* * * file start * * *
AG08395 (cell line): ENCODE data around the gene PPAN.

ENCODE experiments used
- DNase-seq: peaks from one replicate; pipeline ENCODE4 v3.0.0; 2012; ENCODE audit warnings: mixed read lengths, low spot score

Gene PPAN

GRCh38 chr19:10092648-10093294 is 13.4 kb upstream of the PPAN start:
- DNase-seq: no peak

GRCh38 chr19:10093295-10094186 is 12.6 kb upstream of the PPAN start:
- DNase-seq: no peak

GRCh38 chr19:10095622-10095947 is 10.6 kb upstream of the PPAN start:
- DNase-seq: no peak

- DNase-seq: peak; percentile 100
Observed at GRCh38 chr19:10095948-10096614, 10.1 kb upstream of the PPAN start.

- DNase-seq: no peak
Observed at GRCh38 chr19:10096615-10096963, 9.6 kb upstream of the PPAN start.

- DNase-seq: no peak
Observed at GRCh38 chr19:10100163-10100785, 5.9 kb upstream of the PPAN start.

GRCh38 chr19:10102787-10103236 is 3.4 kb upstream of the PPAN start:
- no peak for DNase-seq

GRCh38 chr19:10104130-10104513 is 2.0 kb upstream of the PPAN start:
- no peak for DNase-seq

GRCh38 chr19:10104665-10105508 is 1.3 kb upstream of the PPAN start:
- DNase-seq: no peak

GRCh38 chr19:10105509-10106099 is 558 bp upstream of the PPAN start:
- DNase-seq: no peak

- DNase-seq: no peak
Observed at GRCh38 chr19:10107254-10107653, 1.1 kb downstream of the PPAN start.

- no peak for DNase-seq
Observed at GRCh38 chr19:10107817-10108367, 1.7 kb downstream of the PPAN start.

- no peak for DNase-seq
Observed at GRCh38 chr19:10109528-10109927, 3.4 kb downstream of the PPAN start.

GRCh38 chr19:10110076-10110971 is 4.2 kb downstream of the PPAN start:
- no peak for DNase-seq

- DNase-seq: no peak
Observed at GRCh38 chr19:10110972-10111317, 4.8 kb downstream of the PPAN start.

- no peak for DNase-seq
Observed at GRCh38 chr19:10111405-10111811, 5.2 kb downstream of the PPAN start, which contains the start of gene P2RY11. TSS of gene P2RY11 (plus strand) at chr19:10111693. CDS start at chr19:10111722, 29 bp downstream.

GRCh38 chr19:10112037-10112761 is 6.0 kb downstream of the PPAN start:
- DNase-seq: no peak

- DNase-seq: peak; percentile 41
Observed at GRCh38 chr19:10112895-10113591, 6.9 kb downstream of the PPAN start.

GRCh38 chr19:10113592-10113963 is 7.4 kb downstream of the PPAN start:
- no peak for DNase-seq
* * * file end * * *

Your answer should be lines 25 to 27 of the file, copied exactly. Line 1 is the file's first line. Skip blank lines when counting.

- DNase-seq: no peak
Observed at GRCh38 chr19:10107254-10107653, 1.1 kb downstream of the PPAN start.

- no peak for DNase-seq